To ID or Not to ID - that is the question?
Ever since the infamous Windrush scandal, MPs have considered introducing new measures of identification in the UK. At the moment, the typical means of official ID in this country are drivers licenses and passports. However, there are no government-issued IDs as there are in other countries. Parliament is still debating whether the benefits of IDs to UK citizens outweighs the potential of increased surveillance power to the state.
Let’s look at the actual IDs themselves
If the British Government were to introduce them they would probably be similar to those used in Hong Kong, which has had them for almost 15 years. The state sends them to its citizens free of charge (you only pay if you need to replace it, and it’s actually £8 cheaper than getting a driver’s license). Personal data is protected on the IDs as: a) the usage by the government is regulated by established legislation b) Only authorised departments have access to the relevant databases and there is no sharing of databases among government departments c) Only minimal data is stored in the chip. More sensitive data are kept in back-end computer systems.
Moreover, all non-immigration applications of the smart identity card are voluntary options. Far from the idea that they could become tools of an authoritarian government, they are a rather helpful and useful means of staying “on the grid” - not just for government, but for businesses too.
What are the benefits?
There have been numerous benefits shown by the issuing of ID cards, such as in my city of origin, Hong Kong. It improves the efficiency of public services and insurance companies as the ID number is linked to various databases. This means that the government and such companies can easily pull up information when needed, all from the electronic chip attached and from the card itself. Additionally, it aids immigration officers by easing border control, as Hong Kong citizens simply go through an e-gate that registers your card and fingerprint, smoothing the customs process and monitoring those who enter the country more effectively and efficiently. The ability to use biometric devices as a result of having ID cards also allows the police to pursue criminals and terrorists more easily.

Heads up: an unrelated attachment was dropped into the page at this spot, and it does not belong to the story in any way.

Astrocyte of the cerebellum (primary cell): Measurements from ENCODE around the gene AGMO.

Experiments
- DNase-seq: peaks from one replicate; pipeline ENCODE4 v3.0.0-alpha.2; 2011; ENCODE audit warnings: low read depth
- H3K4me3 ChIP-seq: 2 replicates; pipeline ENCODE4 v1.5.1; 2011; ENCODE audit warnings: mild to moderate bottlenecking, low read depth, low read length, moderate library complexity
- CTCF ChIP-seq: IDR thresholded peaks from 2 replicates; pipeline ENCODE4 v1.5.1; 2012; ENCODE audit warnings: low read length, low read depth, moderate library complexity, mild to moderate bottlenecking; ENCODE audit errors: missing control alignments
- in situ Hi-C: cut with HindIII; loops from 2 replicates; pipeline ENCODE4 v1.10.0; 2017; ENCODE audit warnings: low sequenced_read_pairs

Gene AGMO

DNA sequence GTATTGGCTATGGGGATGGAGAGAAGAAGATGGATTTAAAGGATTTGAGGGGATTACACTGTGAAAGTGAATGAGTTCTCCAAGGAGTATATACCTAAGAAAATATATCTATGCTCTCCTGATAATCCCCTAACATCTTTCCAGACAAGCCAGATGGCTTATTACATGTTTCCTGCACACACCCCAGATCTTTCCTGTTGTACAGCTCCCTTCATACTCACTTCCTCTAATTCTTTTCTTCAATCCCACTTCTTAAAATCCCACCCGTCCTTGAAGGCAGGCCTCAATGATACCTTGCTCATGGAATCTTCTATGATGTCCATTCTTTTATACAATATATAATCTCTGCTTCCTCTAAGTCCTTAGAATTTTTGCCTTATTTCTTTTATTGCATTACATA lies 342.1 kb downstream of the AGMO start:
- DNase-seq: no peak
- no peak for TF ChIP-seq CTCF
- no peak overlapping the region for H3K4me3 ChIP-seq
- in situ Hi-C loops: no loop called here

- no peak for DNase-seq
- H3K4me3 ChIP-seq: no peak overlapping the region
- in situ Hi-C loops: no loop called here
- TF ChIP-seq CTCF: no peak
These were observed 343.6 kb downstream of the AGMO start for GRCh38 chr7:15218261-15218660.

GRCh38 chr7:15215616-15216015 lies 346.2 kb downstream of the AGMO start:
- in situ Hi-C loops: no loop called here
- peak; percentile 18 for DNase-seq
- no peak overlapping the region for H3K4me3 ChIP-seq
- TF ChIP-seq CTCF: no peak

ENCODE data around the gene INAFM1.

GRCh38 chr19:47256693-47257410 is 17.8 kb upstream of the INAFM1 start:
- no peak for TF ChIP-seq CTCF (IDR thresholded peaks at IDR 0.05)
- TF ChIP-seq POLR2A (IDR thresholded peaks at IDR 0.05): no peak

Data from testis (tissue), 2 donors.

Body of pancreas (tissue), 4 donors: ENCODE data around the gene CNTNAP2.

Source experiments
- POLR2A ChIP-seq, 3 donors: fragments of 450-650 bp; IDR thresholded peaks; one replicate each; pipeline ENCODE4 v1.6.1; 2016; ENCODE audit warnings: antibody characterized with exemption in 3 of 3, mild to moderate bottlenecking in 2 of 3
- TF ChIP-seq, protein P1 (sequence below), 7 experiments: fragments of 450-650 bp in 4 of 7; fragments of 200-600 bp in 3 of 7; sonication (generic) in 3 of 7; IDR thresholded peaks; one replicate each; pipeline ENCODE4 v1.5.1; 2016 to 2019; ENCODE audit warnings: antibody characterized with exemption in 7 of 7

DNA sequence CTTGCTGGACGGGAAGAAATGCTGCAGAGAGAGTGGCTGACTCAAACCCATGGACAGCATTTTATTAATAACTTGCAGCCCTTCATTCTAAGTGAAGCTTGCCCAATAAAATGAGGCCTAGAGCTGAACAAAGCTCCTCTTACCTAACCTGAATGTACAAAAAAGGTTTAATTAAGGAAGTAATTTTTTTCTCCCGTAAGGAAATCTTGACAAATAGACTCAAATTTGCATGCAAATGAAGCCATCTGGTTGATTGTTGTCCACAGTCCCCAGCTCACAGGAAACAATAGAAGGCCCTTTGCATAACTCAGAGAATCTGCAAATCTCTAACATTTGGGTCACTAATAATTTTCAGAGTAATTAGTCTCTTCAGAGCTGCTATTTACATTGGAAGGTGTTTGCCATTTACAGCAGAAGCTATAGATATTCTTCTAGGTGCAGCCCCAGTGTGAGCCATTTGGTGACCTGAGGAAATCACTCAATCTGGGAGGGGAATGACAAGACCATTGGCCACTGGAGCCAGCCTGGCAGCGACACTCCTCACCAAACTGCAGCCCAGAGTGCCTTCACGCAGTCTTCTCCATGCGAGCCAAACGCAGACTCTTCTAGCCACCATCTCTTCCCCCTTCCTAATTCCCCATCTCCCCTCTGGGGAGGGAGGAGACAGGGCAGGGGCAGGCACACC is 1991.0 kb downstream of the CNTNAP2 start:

Despite an increase in China's influence over Hong Kong in recent years, resulting in a change in dynamic in the "one country, two systems" model; Hong Kongers are still confident that their government are not and will not use ID cards as a means of social repression.
Responsibilities and inconveniences
However, these ID cards carry serious responsibilities. Under the Registration of the Persons Ordinance (cap. 177), all Hong Kong residents aged 11 and above must carry their ID card with them at all times. For those who are residents, this does have implications as it means that their carrying of the card is enforced by the police via “stops and searches.” Whereas "stop and search" has negative connotations in the United States, the policy is favourably received in Hong Kong as it gives police extra power to crack down issues such as drug crime since fingerprints are linked to ID cards, thus proving to be useful in rooting out such organisations.
Voter ID Laws
Many activists have argued that the introduction of ID cards entails the disenfranchisement of minorities, as ethnic and racial minorities have less access to photo IDs. This was an issue of debate in the United States, as many states require a form of photo ID to vote to prevent voting fraud. This poses as an obstacle due to the cost and time of getting an ID, while immigrants are likely to lack access to the documents required to get an ID.
During the 2018 May Local Council Elections in the UK, there was a trial where people voting in Bromley, Gosport, Swindon, Watford and Woking were asked to show ID, in forms of bank cards, utility statements and drivers licenses to prevent voting fraud. Many voters found this process cumbersome, and were irritated as they were turned away from their polling station. However, this is a matter of habit that could be overcome easily, and there is nothing inherently wrong with requiring voters to present their IDs in order to curb electoral fraud.
It is clear, therefore, to see that the UK government should adopt the use of ID cards in the next few years to improve government, policing and border efficiency, and to simplify the lives of its citizens.
This article was adapted from a blogpost from Tabby's student-led project Barrister Not Barista